Bore yourself thin

It's all down to 'sensory specific satiety', reports Jeremy Laurance

THERE IS only one diet that works and that is the one that involves eating (and drinking) fewer calories (or expending more in exercise). Every commercial diet offers different routes to this goal and some may be more or less successful in helping dieters achieve it. But there is no way of shortcircuiting this fundamental law of dieting.

The theory behind food combining is that different types of food are digested best in different chemical environments within our digestive systems. By keeping carbohydrates and proteins separate, the digestive system can be kept in balance and control of appetite becomes easier. Dr Nick Finer, head of the obesity clinic at Luton and Dunstable Hospital, explains, "The principles of the diet are mysterious and unscientific. If it works, and it may work, it is by restricting food intake. You could have a similar diet in which you were not allowed to combine red and green food. That would clearly restrict your food intake."

One issue unexplained by proponents of the diet is how normal eating, in which carbohydrates and proteins are routinely combined in the same meal, leads to weight gain. If the combination results in poor digestion, as the theory claims, that would mean fewer calories are absorbed, which should result in weight loss. Tom Sanders, professor of human nutrition at Kings College, London, says, "Food combining is a game people play to make eating difficult and unpleasant. It's a bit like saying you have got to stand on your head when you eat."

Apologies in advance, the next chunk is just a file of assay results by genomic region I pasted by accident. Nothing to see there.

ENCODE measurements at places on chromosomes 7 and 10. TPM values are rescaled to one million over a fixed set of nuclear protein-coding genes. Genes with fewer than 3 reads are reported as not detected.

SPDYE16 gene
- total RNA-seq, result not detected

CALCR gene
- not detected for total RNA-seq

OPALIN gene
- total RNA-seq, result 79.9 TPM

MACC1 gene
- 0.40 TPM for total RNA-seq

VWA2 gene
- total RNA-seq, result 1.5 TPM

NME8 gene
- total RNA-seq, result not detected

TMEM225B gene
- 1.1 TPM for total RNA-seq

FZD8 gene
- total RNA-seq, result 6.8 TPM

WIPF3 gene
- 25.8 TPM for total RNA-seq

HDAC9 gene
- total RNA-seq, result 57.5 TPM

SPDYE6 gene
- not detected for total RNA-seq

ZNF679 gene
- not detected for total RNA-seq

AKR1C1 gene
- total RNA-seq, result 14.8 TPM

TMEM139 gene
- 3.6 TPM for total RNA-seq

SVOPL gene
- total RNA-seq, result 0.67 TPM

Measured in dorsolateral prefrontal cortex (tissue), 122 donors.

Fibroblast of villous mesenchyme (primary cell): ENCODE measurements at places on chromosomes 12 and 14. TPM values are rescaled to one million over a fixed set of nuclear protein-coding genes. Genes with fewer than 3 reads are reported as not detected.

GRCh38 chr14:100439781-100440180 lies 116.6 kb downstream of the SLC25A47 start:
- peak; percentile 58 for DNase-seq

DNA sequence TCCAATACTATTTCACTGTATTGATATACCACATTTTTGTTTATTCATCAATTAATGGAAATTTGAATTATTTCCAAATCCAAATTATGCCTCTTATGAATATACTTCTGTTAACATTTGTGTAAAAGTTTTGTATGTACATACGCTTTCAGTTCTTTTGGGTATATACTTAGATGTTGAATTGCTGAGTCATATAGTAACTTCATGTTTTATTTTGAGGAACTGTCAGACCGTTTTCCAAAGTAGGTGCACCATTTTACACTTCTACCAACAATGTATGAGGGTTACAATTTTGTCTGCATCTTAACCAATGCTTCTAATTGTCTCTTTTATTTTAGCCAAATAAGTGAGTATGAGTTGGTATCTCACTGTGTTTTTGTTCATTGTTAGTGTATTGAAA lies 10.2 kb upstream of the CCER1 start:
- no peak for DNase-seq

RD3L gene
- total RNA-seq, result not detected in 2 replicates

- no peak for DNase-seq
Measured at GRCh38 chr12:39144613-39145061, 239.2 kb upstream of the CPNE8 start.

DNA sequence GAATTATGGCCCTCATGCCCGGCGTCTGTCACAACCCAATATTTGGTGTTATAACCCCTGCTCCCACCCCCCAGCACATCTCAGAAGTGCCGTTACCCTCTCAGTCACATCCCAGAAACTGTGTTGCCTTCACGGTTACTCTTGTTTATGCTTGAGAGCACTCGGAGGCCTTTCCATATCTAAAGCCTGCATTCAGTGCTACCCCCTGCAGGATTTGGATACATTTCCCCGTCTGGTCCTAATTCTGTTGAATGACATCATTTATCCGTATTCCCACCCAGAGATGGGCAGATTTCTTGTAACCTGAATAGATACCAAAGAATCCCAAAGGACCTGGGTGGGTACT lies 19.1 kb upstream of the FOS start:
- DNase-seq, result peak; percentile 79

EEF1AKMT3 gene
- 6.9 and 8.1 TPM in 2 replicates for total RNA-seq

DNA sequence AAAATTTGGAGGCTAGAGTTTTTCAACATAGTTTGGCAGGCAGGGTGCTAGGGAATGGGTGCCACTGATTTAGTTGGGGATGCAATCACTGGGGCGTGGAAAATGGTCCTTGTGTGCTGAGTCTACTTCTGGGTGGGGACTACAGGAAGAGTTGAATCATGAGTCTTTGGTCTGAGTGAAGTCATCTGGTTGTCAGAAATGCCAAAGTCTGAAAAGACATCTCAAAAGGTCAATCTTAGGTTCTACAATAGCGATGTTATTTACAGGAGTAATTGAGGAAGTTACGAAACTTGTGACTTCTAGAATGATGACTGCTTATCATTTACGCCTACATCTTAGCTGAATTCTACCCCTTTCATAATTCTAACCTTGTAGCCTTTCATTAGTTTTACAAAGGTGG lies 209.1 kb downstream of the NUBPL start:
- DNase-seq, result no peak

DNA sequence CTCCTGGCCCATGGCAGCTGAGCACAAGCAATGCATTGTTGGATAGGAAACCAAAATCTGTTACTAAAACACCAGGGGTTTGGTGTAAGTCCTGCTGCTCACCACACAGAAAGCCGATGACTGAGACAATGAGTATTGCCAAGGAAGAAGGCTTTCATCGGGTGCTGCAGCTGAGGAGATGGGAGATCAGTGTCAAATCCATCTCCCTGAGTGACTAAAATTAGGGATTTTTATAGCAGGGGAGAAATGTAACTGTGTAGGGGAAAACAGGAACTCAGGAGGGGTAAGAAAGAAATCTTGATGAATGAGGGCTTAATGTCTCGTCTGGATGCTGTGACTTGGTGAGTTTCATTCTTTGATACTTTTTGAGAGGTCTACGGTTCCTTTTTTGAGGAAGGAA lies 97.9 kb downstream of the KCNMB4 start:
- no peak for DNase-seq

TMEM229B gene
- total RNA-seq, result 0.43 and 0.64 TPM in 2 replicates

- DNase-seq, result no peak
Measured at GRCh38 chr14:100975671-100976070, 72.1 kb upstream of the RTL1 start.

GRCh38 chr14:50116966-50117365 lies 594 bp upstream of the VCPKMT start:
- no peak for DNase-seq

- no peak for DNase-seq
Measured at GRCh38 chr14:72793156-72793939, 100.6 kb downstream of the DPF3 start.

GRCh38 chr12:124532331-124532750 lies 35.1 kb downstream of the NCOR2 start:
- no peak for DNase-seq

Eating only one type of food at a meal is a way of inducing "sensory specific satiety", which results in fewer calories being consumed. The principle is familiar to every child: there is always room for pudding.

Professor Sanders, who is the author with Peter Bazalgette of the anti- diet book, You Don't Have To Diet, believes, "The diet industry is a racket. The more money we spend on it, the fatter we get. Diet books are full of half truths and bogus science." For those who eat a high-fat diet - lots of chips, cakes and chocolate - the easiest way to cut the calories is to eat less fat. But for those already eating a low-fat diet there is only one option: eat less.

Jeremy Laurance is the Independent's Health Correspondent

News
Jennifer Lawrence was among the stars allegedly hacked
peopleActress among those on 'master list' of massive hack
Sport
Radamel Falcao
footballManchester United agree loan deal for Monaco striker Falcao
Sport
Louis van Gaal, Radamel Falcao, Arturo Vidal, Mats Hummels and Javier Hernandez